One was when I was asking about scheduling to get my port out soon (before the wedding) and my nurse said we should wait to schedule that once I finished my x-ray (today, done) and CT scan (Friday).  Like, I might need to use my port again…

And two was what my favorite nurse, Annette, said as I was leaving and she realized I was going to cry, “I wish I could tell you not worry…”  But she can’t.  Because once you have cancer and you fight it and you beat it away, you always remember in the back of your mind that it can come back.

Cancer is an awful thing.  When it’s not physically strenuous, it’s mentally taxing.  It’s a constant roller coaster of the worst series of emotions.  No one wants to think about the very real and tangible possibility of illness or death.

I wanted to keep this to myself but I couldn’t hold on to it; it was drowning me.  You have all been so amazing and supportive.  You are all so excited–as am I–to see chemo end, but I felt like it’s kind of a lie.  True, it’s over, but I’m so preoccupied with this other thing that I figured you deserve to know.

I believe that knowledge is power.  The obvious take from that is that if you learn, you’re more intelligent, desirable, skilled, capable, powerful.  But it works in another way.  This bit of knowledge above is spread to you, and while it may not be good knowledge, it allows you to help me.  It’s the power of a thousand hands and five hundred hearts.

I Wish I May, I Wish I Might

Aloha friends and family!

This is a very special installment of my blog (and… as always… over-due!).

Some of you may not know this but I am a huge fan of reality TV, especially Bravo and E!  I love the show “Giuliana & Bill.”  Love it.  Because they are cool and Giuliana is funny and Bill is such a good guy.  But also because a few years ago just before my diagnosis, Ms. Rancic went through her own battles with fertility and then breast cancer and she broadcast it on TV for all to see and learn.  I am so thankful to her for doing that because she made cancer understandable; the made it something we can talk about and not just quietly behind closed doors.  She looked at the world and said, yup, this is happening to me and I’m gonna be the one to tell the truth of it all… the unsexy moments and the beautiful ones too.  Bad ass!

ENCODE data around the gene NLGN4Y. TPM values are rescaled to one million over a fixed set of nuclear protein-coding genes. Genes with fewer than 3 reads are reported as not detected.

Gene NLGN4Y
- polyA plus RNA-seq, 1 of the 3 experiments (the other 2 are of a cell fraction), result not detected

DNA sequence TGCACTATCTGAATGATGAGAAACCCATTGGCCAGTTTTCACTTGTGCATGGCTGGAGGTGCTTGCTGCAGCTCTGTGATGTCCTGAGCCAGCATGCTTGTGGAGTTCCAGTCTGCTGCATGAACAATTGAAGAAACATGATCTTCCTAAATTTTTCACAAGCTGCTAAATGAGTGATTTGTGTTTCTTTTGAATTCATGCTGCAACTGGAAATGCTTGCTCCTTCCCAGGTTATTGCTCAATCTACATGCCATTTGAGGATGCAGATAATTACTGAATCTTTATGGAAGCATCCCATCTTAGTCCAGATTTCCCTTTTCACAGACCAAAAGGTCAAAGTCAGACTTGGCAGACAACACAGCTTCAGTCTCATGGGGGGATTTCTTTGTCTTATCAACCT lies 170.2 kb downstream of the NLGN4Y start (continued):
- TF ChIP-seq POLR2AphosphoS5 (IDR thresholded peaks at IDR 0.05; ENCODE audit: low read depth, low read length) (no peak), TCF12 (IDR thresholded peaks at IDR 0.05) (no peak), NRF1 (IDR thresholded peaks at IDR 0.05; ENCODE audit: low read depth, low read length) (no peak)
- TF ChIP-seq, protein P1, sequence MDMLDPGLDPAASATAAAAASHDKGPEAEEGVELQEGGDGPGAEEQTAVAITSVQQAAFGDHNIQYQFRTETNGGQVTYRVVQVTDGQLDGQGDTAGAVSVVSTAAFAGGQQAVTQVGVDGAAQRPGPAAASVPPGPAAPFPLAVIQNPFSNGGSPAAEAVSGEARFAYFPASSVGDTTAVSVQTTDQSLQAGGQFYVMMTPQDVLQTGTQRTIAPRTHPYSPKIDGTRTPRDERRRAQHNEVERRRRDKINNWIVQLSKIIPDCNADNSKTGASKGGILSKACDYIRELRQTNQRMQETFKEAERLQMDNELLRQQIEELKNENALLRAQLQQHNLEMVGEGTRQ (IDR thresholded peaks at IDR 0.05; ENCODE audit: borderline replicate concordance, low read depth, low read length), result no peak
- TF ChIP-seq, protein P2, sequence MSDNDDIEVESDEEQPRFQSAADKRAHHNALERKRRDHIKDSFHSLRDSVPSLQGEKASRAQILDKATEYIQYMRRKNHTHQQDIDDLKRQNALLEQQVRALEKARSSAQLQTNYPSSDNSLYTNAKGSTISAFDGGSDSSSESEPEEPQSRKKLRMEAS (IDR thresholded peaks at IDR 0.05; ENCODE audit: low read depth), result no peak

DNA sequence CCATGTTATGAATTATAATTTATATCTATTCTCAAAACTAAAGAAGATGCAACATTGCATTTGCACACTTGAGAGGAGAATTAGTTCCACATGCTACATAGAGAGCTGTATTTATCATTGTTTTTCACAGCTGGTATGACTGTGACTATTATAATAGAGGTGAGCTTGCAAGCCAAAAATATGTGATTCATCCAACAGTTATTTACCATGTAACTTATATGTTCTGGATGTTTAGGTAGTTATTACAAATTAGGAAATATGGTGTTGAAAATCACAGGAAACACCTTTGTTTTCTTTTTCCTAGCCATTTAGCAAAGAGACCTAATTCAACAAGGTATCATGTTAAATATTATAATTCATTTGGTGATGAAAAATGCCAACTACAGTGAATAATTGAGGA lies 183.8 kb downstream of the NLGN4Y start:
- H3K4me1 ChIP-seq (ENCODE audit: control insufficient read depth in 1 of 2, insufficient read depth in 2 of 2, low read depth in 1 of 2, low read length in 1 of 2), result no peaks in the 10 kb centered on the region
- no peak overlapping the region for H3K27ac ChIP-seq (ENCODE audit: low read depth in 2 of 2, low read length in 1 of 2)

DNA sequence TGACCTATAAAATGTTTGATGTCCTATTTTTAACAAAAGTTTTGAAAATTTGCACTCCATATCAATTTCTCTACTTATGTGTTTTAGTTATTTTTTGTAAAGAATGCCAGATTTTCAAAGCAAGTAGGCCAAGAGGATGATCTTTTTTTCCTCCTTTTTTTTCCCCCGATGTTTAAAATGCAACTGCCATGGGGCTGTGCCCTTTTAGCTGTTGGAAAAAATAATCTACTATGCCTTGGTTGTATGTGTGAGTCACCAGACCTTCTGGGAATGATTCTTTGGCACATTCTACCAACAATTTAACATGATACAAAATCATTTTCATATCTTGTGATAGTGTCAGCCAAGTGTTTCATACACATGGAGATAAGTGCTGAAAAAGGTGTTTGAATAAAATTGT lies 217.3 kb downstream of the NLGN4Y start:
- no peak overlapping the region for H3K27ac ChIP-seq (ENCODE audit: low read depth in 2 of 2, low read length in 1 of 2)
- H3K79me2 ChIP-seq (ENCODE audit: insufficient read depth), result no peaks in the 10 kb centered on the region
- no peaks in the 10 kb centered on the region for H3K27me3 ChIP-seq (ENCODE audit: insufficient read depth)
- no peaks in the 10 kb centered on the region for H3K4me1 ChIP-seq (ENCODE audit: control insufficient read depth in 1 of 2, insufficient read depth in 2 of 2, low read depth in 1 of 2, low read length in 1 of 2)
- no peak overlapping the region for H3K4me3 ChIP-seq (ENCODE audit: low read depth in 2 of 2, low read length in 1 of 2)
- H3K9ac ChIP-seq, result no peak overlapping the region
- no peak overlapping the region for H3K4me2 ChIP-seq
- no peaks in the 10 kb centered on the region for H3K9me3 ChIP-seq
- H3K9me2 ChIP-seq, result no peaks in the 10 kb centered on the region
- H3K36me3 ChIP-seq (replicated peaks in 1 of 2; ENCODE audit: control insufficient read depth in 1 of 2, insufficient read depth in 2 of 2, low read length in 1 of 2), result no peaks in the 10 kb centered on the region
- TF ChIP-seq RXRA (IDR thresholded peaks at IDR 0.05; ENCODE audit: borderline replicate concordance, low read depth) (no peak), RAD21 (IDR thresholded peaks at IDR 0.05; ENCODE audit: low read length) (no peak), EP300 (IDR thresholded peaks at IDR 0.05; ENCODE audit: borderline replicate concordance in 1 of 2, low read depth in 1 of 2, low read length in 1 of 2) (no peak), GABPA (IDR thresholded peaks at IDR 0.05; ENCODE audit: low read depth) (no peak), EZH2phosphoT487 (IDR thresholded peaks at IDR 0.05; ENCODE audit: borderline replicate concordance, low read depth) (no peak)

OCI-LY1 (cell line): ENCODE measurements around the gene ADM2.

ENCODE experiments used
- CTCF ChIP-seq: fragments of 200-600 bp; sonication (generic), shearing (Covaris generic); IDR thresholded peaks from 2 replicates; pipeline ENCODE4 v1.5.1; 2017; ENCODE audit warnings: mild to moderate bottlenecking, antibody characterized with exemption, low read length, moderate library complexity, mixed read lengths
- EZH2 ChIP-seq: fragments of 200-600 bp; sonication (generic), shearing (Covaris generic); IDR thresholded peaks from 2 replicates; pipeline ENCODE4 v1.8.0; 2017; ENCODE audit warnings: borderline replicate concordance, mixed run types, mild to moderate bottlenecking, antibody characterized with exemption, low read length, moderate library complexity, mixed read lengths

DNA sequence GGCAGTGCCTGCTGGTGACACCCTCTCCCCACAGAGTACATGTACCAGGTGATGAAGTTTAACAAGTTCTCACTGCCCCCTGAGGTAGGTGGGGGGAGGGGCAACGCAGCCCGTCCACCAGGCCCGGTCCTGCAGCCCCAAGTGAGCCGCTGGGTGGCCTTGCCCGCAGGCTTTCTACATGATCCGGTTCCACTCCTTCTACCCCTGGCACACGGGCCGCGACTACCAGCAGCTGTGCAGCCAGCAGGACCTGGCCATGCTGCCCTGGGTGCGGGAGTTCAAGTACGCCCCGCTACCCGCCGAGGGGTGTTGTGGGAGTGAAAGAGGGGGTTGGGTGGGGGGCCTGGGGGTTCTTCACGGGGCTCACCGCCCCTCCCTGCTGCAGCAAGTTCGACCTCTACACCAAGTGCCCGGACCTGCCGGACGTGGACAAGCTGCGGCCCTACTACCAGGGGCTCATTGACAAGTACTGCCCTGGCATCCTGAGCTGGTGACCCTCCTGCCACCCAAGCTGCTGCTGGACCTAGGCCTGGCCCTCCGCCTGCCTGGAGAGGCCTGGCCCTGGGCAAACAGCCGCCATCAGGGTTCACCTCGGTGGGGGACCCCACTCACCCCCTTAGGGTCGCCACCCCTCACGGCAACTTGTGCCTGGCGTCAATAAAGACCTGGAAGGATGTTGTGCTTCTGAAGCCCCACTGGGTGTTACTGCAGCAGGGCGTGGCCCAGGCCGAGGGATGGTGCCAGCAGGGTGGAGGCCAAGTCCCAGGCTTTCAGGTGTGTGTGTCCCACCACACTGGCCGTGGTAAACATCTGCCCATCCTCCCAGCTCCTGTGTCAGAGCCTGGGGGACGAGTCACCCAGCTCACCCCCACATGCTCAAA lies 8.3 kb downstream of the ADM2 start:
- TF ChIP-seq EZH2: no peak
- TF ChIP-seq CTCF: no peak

As I was watching E! news today, the universe intervened.  On came a news bit about a very cool web site and special opportunity for women with breast and/or ovarian cancer created by Giuliana Rancic.  It’s called Fab-U-Wish by Bright Pink.

I seized the opportunity (before I forgot to do it or lost the guts to do it) and I went to the web site.  I wrote the essay but that wasn’t enough to show I wanted it.  To do that, I went the next step and made the YouTube video.  Face time is important in this day and age; we can all hide behind a computer or a cell phone or a piece of paper but when you have to record and listen to yourself and share it with others, it impresses on those around you that you mean business.  That you want it.

And I mean business!  I want it!

Here’s my video, I hope it works.  And for those of you that may be surprised by my request because I’m a science nerd who wears ugly work shorts, t-shirts and flip flops all day every day, just remember, I’m secretly a glamorous and girly woman inside (who watches reality TV); I just need the opportunity to show that side of me!

The Tough Conversations We Have

Just a word of warning, should you choose to proceed: this blog post will be somewhat graphic and cover the content of reproduction in scientific, biological and emotional facets.  But I assure you, whether you’re male or female, single, dating or married, with or without children, this will pertain to you–or someone you love–somehow.

I realize that yet another great expanse of time has gone by since the last post, and I can go through all the lines of why that is (work, work, work, wedding planning, family in town, I’m lazy, it’s not as exciting to write when the potential for vomit has decreased…) but the truth is, I just don’t want to write this blog.

I promised to be honest because I know that every human faces their own struggles in life and somewhere along the lines this site and one or many of the posts will pertain to you–we can all connect on so many levels and in so many ways.  Yet this topic is just so tragically difficult for me.  It is fraught with confusion and decisions that must be made which quite literally are life or death: my life or death or the chance to create another life.  So many “or’s,” when do I get the “and’s”?  My life and another one.